Words don't come close to doing justice to the Roginksy vitriol. I urge you to view the video here.
Roginsky began the conversation by asserting that Edwards did the right thing in retaining the two bloggers with a history of making outrageous anti-Catholic statements, as detailed here. She called it a "pragmatic political decision."
Have you ever watched a book-based TV segment in which the hosts never mentioned the book's title? Fox & Friends Weekend pulled off the feat this morning -- presumably because the title of the cookbook in question was a bit too spicy for Fox's taste.
With Valentine's Day looming, Martha Hopkins was in to suggest some sensual dishes to share with one's sweetie. Her claim to expertise? She is co-author of a book entitled . . . "Inter Courses: An Aphrodisiac Cookbook." Hopkins treated the Fox hosts to two of her recipes: artichoke hearts and strawberries and whipped cream.
But while the camera flashed on her book sitting on the buffet, items were artfully arranged to obscure its full title. I'm providing a larger-than-normal screencap so readers can see the careful camouflaging. The book title once appeared briefly at the bottom of the screen, and a full image of the book was flashed at the end of the segment. But the two Fox hosts, Kelly Wright and Brigitte Quinn, managed to avoid ever mentioning its title.
My first vivid memory as a child is watching JFK’s funeral on television. The next one occurred less than three months later when the Beatles appeared on “The Ed Sullivan Show.”
Of course, I wasn’t alone that night. It is estimated that 73 million Americans watched the show that evening, exactly 43 years ago, representing 45 percent of the population at that time.
Any way, without further ado, here is the video of that amazing night (h/t Hot Air). I hope it puts a tear in your eye, and as big a smile on your face as it does me. Watching this, I feel four years old again, without a care in the world, and nothing but a limitless future ahead of me.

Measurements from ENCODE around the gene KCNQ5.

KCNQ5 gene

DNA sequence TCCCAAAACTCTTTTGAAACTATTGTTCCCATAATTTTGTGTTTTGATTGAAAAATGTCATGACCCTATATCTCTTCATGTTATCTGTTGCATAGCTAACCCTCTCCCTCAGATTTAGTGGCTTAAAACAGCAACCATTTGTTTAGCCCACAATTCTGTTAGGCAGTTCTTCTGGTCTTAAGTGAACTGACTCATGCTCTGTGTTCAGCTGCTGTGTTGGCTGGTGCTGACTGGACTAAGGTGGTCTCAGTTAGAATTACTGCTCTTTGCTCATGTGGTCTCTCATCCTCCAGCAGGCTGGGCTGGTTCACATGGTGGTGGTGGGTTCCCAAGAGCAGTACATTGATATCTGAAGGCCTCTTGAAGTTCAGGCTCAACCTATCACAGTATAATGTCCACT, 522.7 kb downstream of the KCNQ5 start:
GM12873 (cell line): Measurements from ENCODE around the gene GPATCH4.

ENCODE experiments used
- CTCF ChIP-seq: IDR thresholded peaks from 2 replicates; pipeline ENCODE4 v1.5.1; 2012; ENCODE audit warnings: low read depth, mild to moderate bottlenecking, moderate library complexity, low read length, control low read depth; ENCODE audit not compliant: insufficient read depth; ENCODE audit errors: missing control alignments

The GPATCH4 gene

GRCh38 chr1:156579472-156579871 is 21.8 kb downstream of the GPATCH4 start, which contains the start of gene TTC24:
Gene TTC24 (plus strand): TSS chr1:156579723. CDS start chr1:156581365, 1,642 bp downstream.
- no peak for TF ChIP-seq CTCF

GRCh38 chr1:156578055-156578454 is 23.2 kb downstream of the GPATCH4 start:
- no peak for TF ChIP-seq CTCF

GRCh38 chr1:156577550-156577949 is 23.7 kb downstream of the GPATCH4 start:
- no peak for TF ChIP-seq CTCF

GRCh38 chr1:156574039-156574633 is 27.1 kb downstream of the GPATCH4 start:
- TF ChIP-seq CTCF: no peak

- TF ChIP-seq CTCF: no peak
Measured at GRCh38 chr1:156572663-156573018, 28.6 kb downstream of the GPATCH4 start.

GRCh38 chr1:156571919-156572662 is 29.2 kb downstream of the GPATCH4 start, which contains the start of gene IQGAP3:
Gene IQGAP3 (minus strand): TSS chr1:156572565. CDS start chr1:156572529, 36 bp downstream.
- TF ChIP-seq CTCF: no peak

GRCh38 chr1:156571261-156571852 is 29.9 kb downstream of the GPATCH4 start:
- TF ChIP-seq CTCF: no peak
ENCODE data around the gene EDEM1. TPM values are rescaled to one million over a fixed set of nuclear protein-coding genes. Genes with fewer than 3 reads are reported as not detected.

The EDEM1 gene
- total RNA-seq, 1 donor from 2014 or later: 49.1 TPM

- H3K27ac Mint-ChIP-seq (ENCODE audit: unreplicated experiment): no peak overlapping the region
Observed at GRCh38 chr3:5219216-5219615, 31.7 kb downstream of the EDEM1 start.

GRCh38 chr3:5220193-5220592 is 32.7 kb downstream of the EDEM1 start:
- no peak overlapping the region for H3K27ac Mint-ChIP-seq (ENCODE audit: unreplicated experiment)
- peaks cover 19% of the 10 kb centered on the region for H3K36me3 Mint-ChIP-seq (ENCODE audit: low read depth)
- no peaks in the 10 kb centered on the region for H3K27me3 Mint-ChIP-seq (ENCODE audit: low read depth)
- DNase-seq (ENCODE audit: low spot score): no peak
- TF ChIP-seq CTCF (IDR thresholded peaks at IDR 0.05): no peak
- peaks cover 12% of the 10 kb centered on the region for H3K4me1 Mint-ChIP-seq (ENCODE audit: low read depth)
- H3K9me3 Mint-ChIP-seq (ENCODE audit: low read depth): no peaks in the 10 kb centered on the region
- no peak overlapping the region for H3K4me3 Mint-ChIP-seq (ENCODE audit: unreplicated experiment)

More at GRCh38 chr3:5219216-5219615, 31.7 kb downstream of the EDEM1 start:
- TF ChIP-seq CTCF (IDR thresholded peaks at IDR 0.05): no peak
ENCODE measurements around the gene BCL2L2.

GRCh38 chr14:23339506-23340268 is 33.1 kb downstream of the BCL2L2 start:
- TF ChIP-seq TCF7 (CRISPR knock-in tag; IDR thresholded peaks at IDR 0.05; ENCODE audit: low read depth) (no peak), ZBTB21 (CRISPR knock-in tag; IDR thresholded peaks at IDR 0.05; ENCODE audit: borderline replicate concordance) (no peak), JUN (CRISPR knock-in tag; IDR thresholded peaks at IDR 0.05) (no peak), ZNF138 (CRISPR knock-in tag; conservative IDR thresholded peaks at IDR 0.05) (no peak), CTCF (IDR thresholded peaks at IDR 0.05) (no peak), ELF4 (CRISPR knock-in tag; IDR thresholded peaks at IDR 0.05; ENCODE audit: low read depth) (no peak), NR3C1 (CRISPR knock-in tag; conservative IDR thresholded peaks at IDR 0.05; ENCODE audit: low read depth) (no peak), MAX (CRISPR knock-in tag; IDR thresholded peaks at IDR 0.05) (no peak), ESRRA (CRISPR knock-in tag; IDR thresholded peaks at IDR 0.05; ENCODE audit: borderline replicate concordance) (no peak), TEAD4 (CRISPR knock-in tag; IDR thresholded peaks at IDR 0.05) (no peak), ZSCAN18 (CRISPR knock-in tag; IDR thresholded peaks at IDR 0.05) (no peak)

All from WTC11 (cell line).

Ron Reagan put his ballet background to use this evening, bending over backwards to avoid admitting the obvious: that the Edwards bloggers are anti-Catholic bigots. Appearing on Hardball, Reagan was matched against one of my personal favorites among conservative commentators: Terence Jeffrey of Human Events.
Asked by host Chris Matthews whether John Edwards should retain the controversial bloggers, Reagan responded:
"Yes, absolutely. If John Edwards had folded, everybody on the right would have known that John Edwards can be put in a defensive crouch."
Jeffrey: "Ron, did you actually read what they wrote?"
Reagan: "Yes I did. I did read."
Jeffrey: "Is it not anti-Catholic bigotry, Ron?"
Reagan: "I don't know what was on their mind. I can't give you a yes or no because I can't read their mind."
Making up for advancing the view that soldiers in Iraq are upset by anti-war opponents at home? Exactly two weeks after the NBC Nightly News featured a report from Richard Engel about how “troops here say they are increasingly frustrated by American criticism of the war,” Friday's NBC Nightly News ran a dispatch from Engel which showcased soldiers who want the war to end. Engel ran just one soundbite, from a Staff Sergeant with the First Infantry Division, who declared: “It is pretty much almost a lost cause. I mean, nothing it seems we do is doing any good. Every country goes through a civil war. So, I mean, maybe it'd be better for them to have a civil war and hash it out and then try to help them after that." Engel added about the unit he had traveled with which narrowly escaped an IED explosion: “They all told me it's time to end this war. And, Brian [Williams], the soldiers also asked why it seems from here there are no plans to end the war, just discussions of battle tactics?" (Screen shot is of Engel inside the Army convoy vehicle)